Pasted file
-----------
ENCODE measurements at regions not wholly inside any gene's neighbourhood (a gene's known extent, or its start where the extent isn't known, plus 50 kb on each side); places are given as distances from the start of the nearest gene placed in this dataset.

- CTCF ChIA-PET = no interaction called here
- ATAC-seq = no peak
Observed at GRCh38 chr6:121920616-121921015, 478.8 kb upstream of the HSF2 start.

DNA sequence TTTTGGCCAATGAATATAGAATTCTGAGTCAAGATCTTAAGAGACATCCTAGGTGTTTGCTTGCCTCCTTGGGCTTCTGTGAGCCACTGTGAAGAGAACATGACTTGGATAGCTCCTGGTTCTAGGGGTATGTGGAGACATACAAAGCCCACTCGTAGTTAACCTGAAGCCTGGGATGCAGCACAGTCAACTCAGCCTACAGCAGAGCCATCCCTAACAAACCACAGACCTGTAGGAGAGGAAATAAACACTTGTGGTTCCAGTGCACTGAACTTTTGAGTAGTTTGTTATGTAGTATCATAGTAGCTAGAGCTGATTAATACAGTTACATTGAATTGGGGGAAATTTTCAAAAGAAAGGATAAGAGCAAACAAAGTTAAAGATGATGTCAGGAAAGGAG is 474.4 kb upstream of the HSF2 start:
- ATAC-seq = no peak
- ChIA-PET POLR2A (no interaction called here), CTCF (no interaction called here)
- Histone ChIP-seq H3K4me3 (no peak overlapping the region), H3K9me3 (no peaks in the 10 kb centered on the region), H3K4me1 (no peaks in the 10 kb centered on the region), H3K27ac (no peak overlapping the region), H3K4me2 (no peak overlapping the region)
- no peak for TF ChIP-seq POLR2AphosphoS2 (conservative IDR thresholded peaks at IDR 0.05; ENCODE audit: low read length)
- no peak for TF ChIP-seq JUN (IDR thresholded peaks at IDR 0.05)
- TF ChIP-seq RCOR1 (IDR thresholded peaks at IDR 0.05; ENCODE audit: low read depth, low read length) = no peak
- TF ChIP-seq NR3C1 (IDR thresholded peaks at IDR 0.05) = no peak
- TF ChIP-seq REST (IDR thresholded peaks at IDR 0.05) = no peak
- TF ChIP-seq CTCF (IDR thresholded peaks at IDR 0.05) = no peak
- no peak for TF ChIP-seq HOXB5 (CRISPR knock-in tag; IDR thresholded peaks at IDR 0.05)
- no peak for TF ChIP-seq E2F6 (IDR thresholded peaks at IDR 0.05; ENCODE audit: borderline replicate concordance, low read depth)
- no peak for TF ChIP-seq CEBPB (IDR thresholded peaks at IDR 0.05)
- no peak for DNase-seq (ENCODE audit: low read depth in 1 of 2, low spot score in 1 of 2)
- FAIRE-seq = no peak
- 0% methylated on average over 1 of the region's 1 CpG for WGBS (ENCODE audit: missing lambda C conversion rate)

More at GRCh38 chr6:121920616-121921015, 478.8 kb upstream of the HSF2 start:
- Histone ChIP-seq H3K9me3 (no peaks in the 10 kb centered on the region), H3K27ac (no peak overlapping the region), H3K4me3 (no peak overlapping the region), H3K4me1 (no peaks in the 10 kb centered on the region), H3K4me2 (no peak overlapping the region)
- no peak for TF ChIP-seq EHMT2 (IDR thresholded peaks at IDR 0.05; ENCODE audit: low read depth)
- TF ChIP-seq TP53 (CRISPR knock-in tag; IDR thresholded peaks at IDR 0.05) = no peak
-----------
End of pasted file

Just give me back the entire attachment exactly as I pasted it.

ENCODE measurements at regions not wholly inside any gene's neighbourhood (a gene's known extent, or its start where the extent isn't known, plus 50 kb on each side); places are given as distances from the start of the nearest gene placed in this dataset.

- CTCF ChIA-PET = no interaction called here
- ATAC-seq = no peak
Observed at GRCh38 chr6:121920616-121921015, 478.8 kb upstream of the HSF2 start.

DNA sequence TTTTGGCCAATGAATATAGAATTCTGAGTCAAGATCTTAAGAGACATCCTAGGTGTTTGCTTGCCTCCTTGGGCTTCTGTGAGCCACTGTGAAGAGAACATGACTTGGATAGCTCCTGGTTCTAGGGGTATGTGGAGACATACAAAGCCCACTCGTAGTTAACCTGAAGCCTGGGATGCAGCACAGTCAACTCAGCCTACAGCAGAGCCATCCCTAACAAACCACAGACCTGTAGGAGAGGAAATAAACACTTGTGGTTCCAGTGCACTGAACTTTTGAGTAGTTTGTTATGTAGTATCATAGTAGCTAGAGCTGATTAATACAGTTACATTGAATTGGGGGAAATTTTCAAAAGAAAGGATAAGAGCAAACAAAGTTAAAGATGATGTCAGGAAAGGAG is 474.4 kb upstream of the HSF2 start:
- ATAC-seq = no peak
- ChIA-PET POLR2A (no interaction called here), CTCF (no interaction called here)
- Histone ChIP-seq H3K4me3 (no peak overlapping the region), H3K9me3 (no peaks in the 10 kb centered on the region), H3K4me1 (no peaks in the 10 kb centered on the region), H3K27ac (no peak overlapping the region), H3K4me2 (no peak overlapping the region)
- no peak for TF ChIP-seq POLR2AphosphoS2 (conservative IDR thresholded peaks at IDR 0.05; ENCODE audit: low read length)
- no peak for TF ChIP-seq JUN (IDR thresholded peaks at IDR 0.05)
- TF ChIP-seq RCOR1 (IDR thresholded peaks at IDR 0.05; ENCODE audit: low read depth, low read length) = no peak
- TF ChIP-seq NR3C1 (IDR thresholded peaks at IDR 0.05) = no peak
- TF ChIP-seq REST (IDR thresholded peaks at IDR 0.05) = no peak
- TF ChIP-seq CTCF (IDR thresholded peaks at IDR 0.05) = no peak
- no peak for TF ChIP-seq HOXB5 (CRISPR knock-in tag; IDR thresholded peaks at IDR 0.05)
- no peak for TF ChIP-seq E2F6 (IDR thresholded peaks at IDR 0.05; ENCODE audit: borderline replicate concordance, low read depth)
- no peak for TF ChIP-seq CEBPB (IDR thresholded peaks at IDR 0.05)
- no peak for DNase-seq (ENCODE audit: low read depth in 1 of 2, low spot score in 1 of 2)
- FAIRE-seq = no peak
- 0% methylated on average over 1 of the region's 1 CpG for WGBS (ENCODE audit: missing lambda C conversion rate)

More at GRCh38 chr6:121920616-121921015, 478.8 kb upstream of the HSF2 start:
- Histone ChIP-seq H3K9me3 (no peaks in the 10 kb centered on the region), H3K27ac (no peak overlapping the region), H3K4me3 (no peak overlapping the region), H3K4me1 (no peaks in the 10 kb centered on the region), H3K4me2 (no peak overlapping the region)
- no peak for TF ChIP-seq EHMT2 (IDR thresholded peaks at IDR 0.05; ENCODE audit: low read depth)
- TF ChIP-seq TP53 (CRISPR knock-in tag; IDR thresholded peaks at IDR 0.05) = no peak